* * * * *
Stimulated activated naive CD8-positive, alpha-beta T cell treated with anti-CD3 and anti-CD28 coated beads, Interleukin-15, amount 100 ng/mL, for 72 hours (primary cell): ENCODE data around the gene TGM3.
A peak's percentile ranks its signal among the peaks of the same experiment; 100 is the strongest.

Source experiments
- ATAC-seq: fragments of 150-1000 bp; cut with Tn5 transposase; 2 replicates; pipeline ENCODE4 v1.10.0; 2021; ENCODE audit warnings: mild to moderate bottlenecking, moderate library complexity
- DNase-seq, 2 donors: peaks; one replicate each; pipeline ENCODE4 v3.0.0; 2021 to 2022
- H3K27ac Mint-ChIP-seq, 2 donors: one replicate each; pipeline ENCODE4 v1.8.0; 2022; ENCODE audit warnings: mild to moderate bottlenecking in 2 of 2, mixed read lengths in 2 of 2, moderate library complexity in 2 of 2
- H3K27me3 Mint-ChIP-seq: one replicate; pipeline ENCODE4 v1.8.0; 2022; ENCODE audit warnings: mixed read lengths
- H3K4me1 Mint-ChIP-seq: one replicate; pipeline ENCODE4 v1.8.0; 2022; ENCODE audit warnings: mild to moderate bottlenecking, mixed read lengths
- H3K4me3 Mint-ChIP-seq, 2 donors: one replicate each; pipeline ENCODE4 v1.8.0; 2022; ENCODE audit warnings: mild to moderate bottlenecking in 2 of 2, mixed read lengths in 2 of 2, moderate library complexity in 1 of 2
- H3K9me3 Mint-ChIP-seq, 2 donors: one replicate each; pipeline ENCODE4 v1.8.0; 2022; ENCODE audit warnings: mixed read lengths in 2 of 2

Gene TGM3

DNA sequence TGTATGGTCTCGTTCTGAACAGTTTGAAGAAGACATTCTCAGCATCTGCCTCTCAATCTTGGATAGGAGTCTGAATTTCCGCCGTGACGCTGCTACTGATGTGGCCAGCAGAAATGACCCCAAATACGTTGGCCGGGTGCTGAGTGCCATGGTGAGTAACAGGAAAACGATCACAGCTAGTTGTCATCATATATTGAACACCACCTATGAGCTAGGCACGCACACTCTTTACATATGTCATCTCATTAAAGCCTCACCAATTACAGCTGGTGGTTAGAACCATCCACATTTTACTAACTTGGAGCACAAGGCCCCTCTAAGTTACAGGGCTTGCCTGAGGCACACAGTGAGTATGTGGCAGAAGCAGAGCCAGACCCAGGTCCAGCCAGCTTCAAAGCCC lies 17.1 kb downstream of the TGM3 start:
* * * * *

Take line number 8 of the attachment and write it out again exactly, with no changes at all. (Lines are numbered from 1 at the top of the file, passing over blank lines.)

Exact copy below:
- H3K4me1 Mint-ChIP-seq: one replicate; pipeline ENCODE4 v1.8.0; 2022; ENCODE audit warnings: mild to moderate bottlenecking, mixed read lengths